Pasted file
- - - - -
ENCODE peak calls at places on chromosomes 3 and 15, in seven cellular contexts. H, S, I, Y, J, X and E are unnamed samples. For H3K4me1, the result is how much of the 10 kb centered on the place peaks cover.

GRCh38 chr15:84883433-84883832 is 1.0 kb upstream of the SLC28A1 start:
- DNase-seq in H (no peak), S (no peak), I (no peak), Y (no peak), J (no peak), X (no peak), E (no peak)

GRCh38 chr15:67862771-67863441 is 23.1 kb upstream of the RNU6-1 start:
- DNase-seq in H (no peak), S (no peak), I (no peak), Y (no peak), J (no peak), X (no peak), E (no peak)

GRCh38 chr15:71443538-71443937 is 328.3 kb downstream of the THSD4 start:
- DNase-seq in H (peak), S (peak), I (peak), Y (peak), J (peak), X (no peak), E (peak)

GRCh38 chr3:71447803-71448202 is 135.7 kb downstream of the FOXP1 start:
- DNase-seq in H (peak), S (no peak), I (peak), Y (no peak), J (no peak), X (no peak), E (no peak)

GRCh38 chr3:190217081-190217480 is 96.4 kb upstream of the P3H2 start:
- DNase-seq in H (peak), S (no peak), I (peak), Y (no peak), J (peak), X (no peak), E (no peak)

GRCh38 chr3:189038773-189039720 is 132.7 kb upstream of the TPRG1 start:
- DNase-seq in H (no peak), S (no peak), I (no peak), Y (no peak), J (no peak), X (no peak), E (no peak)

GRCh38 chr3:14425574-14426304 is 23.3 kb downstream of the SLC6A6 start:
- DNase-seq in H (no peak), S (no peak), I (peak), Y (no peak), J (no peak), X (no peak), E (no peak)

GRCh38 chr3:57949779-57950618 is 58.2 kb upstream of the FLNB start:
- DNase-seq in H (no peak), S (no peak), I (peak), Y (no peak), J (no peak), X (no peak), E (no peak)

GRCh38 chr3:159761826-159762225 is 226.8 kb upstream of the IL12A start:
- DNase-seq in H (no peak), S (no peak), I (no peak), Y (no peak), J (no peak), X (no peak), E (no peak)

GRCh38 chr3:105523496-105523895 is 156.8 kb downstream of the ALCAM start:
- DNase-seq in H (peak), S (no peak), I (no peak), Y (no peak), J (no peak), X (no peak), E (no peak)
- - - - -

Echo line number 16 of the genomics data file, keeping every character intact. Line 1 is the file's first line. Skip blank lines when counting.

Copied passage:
GRCh38 chr3:57949779-57950618 is 58.2 kb upstream of the FLNB start: